Toxic plants

Are Azaleas or Rhododendrons Toxic To Cats?

by Clair Chesterman
Is Azalea or Rhododendron Toxic To Cats? 

Azalea or also commonly known as rosebay, or rhododendron are common outdoor landscaping plants that contain grayanotoxin. This toxin affects the sodium channels in the body, which ultimately affects the heart and skeletal muscle tissue. If azalea is ingested by cats, and other small animals, it may cause vomiting, diarrhea, and weakness. 

What Is An Azalea or Rhododendron?

Rhododendron flowers with a cat in the background

Scientifically known as rhododendron, Azaleas, are colorful woodland plants that are common in households for their aesthetic value. They are native to Asia, Europe, and North America but are also cultivated in other countries as ornamental plants.

Azaleas are famed for their magnificent trumpet-shaped flowers that bloom before the leaves have fully matured. Poisonous compounds exist in this delicately fragrant flowering plant, and any part of the plant should not be consumed by humans or animals. Honey derived from the azalea flowers has the potential to be poisonous as well.

Clinical Signs of Azalea or Rhododendron Poisoning in Cats

Rhododendron and cats

If your cat accidentally nibbled or ingested any part of azalea, taking him or her to a veterinarian right away is a must. Your cat may experience the following clinical signs of azalea poisoning:

  • Hypersalivation
  • Vomiting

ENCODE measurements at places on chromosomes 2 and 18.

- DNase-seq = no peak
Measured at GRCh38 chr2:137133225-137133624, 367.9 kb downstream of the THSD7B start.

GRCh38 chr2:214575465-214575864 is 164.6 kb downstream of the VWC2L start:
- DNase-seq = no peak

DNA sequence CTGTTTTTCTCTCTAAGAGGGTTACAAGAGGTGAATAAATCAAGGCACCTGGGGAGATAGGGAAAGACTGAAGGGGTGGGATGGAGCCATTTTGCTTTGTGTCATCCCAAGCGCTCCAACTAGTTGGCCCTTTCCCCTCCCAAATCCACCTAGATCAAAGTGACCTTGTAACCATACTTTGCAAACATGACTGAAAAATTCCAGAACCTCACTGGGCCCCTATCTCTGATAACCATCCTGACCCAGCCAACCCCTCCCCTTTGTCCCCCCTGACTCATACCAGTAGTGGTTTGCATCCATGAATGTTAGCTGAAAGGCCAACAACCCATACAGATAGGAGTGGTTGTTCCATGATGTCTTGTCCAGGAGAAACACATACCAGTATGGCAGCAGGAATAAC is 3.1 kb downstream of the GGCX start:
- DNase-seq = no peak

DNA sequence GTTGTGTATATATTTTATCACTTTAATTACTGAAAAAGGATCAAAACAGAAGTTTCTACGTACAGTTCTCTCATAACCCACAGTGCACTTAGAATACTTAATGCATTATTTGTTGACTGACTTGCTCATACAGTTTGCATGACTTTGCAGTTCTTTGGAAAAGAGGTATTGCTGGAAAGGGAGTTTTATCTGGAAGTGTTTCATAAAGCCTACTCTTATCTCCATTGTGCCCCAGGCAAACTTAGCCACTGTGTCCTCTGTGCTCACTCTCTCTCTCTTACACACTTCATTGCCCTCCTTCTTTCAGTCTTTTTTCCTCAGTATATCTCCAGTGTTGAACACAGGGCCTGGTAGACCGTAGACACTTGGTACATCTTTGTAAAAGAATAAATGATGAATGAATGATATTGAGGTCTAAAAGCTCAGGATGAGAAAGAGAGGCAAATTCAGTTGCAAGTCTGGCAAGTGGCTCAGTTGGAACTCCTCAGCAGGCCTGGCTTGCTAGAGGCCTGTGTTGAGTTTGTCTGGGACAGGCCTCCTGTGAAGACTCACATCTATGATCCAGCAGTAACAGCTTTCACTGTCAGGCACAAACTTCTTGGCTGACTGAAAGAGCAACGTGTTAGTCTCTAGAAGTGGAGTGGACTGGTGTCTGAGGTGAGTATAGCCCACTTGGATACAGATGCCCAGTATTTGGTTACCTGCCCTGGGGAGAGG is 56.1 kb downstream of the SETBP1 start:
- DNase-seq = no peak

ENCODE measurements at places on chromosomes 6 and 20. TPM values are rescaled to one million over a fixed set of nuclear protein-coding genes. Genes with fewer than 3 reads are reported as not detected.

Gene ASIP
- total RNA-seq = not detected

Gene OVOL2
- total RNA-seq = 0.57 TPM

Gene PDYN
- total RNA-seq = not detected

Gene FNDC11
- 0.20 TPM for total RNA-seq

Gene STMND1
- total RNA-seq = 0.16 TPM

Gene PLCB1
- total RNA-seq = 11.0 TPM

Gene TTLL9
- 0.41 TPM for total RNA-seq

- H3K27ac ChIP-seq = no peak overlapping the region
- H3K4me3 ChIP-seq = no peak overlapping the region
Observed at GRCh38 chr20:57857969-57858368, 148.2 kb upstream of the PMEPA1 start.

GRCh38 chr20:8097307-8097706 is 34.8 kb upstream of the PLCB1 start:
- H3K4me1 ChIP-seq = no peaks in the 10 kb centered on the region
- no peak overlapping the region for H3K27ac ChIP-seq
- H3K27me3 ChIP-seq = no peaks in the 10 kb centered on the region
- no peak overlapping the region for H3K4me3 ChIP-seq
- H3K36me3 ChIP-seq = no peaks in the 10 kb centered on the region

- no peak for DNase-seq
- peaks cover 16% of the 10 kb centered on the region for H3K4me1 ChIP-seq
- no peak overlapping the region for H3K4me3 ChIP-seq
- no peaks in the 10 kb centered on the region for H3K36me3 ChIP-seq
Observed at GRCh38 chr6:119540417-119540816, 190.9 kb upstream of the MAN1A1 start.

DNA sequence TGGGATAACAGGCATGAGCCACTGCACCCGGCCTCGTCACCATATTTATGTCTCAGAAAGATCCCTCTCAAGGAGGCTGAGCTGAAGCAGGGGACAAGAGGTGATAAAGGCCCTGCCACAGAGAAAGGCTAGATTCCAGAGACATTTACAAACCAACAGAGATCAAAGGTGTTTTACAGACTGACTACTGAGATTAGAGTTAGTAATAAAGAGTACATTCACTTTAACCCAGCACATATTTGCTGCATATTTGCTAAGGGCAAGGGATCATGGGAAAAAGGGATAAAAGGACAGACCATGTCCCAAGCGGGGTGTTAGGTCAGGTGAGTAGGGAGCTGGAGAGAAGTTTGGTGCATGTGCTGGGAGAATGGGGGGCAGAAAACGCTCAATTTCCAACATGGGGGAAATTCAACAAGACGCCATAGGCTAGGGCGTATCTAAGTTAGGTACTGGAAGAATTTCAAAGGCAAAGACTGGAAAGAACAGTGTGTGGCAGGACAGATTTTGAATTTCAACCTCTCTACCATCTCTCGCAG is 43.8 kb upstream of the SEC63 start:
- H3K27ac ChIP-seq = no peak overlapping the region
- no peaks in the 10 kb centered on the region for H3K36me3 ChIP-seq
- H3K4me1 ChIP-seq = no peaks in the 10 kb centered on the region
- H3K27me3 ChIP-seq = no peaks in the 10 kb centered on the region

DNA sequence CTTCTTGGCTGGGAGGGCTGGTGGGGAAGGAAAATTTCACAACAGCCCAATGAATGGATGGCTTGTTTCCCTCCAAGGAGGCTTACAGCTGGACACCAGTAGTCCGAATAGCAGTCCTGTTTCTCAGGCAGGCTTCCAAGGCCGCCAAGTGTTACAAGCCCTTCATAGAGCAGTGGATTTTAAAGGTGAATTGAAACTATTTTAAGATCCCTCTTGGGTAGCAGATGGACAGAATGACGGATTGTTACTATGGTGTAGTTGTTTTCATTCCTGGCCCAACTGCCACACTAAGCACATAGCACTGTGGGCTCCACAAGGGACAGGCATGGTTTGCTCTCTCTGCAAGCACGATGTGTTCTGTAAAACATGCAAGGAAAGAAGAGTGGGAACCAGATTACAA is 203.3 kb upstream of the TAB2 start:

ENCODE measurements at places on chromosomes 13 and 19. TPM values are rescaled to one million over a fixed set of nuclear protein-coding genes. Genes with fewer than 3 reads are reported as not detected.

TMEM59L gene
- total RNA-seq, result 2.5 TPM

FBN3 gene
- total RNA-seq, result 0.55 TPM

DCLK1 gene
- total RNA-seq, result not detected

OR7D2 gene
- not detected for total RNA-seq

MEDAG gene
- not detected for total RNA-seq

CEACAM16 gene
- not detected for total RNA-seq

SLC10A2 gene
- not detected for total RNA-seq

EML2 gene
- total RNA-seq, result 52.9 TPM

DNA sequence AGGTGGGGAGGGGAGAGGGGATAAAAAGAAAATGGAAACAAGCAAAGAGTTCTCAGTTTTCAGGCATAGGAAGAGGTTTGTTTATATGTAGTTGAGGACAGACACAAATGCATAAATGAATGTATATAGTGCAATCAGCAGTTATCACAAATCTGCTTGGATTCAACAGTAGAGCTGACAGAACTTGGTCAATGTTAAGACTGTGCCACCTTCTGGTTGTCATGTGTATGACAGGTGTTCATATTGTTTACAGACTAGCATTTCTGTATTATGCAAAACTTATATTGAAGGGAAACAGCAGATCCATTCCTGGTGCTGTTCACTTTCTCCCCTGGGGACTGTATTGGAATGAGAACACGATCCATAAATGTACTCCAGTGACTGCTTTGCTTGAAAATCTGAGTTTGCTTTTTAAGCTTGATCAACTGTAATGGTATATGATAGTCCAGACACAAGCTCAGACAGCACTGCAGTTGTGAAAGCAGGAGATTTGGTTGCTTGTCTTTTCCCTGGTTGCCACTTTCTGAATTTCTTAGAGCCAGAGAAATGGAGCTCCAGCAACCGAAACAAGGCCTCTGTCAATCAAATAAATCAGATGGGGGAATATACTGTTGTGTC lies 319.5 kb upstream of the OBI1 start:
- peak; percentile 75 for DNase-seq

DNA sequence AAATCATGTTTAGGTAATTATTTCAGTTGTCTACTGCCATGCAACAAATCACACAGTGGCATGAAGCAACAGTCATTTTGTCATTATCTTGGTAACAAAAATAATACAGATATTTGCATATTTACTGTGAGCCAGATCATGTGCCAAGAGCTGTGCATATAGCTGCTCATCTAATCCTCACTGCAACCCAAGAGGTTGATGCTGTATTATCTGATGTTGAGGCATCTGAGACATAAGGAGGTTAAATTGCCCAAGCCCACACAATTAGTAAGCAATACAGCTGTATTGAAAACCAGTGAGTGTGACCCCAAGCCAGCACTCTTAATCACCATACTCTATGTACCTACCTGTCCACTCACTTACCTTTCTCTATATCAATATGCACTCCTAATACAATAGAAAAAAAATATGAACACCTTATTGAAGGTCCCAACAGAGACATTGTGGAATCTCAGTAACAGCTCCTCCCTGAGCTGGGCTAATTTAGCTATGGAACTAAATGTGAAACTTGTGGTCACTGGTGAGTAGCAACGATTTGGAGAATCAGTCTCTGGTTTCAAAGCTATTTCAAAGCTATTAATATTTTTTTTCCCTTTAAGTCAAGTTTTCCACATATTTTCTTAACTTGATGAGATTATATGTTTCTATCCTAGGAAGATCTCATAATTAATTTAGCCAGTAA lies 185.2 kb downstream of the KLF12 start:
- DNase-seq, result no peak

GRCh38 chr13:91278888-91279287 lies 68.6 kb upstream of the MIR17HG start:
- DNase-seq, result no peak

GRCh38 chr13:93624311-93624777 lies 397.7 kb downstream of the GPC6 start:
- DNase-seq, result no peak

• Diarrhea
  • Inappetence
  • Pain in the abdomen
  • Abnormal heart rate or rhythm
  • Weakness
  • Lethargy
  • Depression
  • Tremors in the muscles
  • Temporary blindness
  • Seizures
  • Coma
  • Collapse
  • Recumbency
  • Ataxia or staggering
  • Respiratory arrest which may cause death, in rare cases

First Aid and Treatment of Azalea or Rhododendron Poisoning in Cats

Rhododendron and a cat nearby

The veterinarian may use activated charcoal to bind any leftover poisons in circulation. If your pet has consumed a substantial amount of azaleas, your veterinarian may conduct a gastric lavage to clear the contents of his or her stomach. As needed, supportive care and symptomatic therapy will be administered, which may include hospitalization, intravenous fluids, and drugs such as pain relievers and gastro protectants. Atropine is considered a partial antagonist of grayanotoxins’ cardiac actions and can be used to treat bradycardia in animals, including cats.

Recovery from Azalea or Rhododendron Poisoning in Cats

Follow the veterinarian’s instructions and make sure to keep your cat comfortable as he or she recovers. Your cat will recuperate in a matter of days as long as he or she was given proper treatment.

Prevention of Azalea or Rhododendron Poisoning in Cats

It is not advisable to have azaleas at home if you are living with cats. Make sure to remove the azaleas in your house and yard to avoid another incident of azalea poisoning in your cat. If there are azaleas grown in your neighborhood, it is recommended to keep your cats indoors.

If you love plants but have cats at home, check out these lists:

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